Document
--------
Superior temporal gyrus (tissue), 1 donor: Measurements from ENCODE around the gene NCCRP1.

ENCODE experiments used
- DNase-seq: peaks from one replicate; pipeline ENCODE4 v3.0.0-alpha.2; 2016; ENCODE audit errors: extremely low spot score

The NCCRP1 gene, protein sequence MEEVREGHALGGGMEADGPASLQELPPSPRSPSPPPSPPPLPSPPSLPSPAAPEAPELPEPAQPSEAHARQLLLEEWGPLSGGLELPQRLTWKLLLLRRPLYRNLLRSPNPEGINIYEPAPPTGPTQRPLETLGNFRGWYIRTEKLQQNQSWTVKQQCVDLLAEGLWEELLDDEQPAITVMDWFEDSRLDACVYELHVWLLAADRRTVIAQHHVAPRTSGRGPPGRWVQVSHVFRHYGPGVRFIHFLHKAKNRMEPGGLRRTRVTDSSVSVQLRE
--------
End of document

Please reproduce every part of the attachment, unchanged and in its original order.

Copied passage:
Superior temporal gyrus (tissue), 1 donor: Measurements from ENCODE around the gene NCCRP1.

ENCODE experiments used
- DNase-seq: peaks from one replicate; pipeline ENCODE4 v3.0.0-alpha.2; 2016; ENCODE audit errors: extremely low spot score

The NCCRP1 gene, protein sequence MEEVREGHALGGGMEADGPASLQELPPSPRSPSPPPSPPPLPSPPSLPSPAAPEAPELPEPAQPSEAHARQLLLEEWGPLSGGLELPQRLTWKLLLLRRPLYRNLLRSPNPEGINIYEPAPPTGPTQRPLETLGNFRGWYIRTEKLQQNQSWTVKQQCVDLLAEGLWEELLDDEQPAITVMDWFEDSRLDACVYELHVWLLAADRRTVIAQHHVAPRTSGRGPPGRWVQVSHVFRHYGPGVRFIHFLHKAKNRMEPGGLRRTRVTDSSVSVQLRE